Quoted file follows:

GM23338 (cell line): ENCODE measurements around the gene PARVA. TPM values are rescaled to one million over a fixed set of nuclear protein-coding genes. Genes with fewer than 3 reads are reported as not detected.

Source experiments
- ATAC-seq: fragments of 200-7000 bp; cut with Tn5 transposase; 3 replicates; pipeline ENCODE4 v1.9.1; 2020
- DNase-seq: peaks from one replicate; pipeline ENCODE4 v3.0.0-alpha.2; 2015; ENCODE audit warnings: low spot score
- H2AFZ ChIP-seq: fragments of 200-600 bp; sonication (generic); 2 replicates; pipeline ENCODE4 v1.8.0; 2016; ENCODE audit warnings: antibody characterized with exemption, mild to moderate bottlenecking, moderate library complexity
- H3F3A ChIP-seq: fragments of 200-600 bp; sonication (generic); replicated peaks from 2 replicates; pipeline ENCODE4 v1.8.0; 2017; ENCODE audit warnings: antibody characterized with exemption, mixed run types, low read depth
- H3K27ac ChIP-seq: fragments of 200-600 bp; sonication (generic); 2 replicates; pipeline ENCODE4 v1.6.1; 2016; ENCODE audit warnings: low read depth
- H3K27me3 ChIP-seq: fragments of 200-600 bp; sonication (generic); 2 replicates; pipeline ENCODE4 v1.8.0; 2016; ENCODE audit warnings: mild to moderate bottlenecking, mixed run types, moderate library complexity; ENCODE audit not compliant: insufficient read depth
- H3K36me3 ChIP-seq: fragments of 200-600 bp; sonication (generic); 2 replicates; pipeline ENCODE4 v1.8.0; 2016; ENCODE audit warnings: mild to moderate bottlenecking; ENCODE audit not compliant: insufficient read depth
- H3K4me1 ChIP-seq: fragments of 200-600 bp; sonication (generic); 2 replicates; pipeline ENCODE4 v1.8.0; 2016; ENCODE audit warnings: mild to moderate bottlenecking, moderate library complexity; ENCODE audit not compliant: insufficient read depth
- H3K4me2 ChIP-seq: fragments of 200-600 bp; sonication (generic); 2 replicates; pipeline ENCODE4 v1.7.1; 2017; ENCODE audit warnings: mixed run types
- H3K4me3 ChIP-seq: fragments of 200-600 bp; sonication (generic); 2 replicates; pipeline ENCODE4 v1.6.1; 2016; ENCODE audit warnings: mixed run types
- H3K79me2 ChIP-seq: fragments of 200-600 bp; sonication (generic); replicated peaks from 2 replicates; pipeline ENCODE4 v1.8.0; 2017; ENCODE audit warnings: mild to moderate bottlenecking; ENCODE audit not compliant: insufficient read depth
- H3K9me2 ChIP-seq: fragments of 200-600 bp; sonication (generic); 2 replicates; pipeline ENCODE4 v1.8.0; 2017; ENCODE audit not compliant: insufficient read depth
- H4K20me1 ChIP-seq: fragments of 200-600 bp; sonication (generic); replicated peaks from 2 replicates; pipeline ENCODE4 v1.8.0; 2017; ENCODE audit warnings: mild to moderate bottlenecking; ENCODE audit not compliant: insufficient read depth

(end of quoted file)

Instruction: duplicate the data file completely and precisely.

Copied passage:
GM23338 (cell line): ENCODE measurements around the gene PARVA. TPM values are rescaled to one million over a fixed set of nuclear protein-coding genes. Genes with fewer than 3 reads are reported as not detected.

Source experiments
- ATAC-seq: fragments of 200-7000 bp; cut with Tn5 transposase; 3 replicates; pipeline ENCODE4 v1.9.1; 2020
- DNase-seq: peaks from one replicate; pipeline ENCODE4 v3.0.0-alpha.2; 2015; ENCODE audit warnings: low spot score
- H2AFZ ChIP-seq: fragments of 200-600 bp; sonication (generic); 2 replicates; pipeline ENCODE4 v1.8.0; 2016; ENCODE audit warnings: antibody characterized with exemption, mild to moderate bottlenecking, moderate library complexity
- H3F3A ChIP-seq: fragments of 200-600 bp; sonication (generic); replicated peaks from 2 replicates; pipeline ENCODE4 v1.8.0; 2017; ENCODE audit warnings: antibody characterized with exemption, mixed run types, low read depth
- H3K27ac ChIP-seq: fragments of 200-600 bp; sonication (generic); 2 replicates; pipeline ENCODE4 v1.6.1; 2016; ENCODE audit warnings: low read depth
- H3K27me3 ChIP-seq: fragments of 200-600 bp; sonication (generic); 2 replicates; pipeline ENCODE4 v1.8.0; 2016; ENCODE audit warnings: mild to moderate bottlenecking, mixed run types, moderate library complexity; ENCODE audit not compliant: insufficient read depth
- H3K36me3 ChIP-seq: fragments of 200-600 bp; sonication (generic); 2 replicates; pipeline ENCODE4 v1.8.0; 2016; ENCODE audit warnings: mild to moderate bottlenecking; ENCODE audit not compliant: insufficient read depth
- H3K4me1 ChIP-seq: fragments of 200-600 bp; sonication (generic); 2 replicates; pipeline ENCODE4 v1.8.0; 2016; ENCODE audit warnings: mild to moderate bottlenecking, moderate library complexity; ENCODE audit not compliant: insufficient read depth
- H3K4me2 ChIP-seq: fragments of 200-600 bp; sonication (generic); 2 replicates; pipeline ENCODE4 v1.7.1; 2017; ENCODE audit warnings: mixed run types
- H3K4me3 ChIP-seq: fragments of 200-600 bp; sonication (generic); 2 replicates; pipeline ENCODE4 v1.6.1; 2016; ENCODE audit warnings: mixed run types
- H3K79me2 ChIP-seq: fragments of 200-600 bp; sonication (generic); replicated peaks from 2 replicates; pipeline ENCODE4 v1.8.0; 2017; ENCODE audit warnings: mild to moderate bottlenecking; ENCODE audit not compliant: insufficient read depth
- H3K9me2 ChIP-seq: fragments of 200-600 bp; sonication (generic); 2 replicates; pipeline ENCODE4 v1.8.0; 2017; ENCODE audit not compliant: insufficient read depth
- H4K20me1 ChIP-seq: fragments of 200-600 bp; sonication (generic); replicated peaks from 2 replicates; pipeline ENCODE4 v1.8.0; 2017; ENCODE audit warnings: mild to moderate bottlenecking; ENCODE audit not compliant: insufficient read depth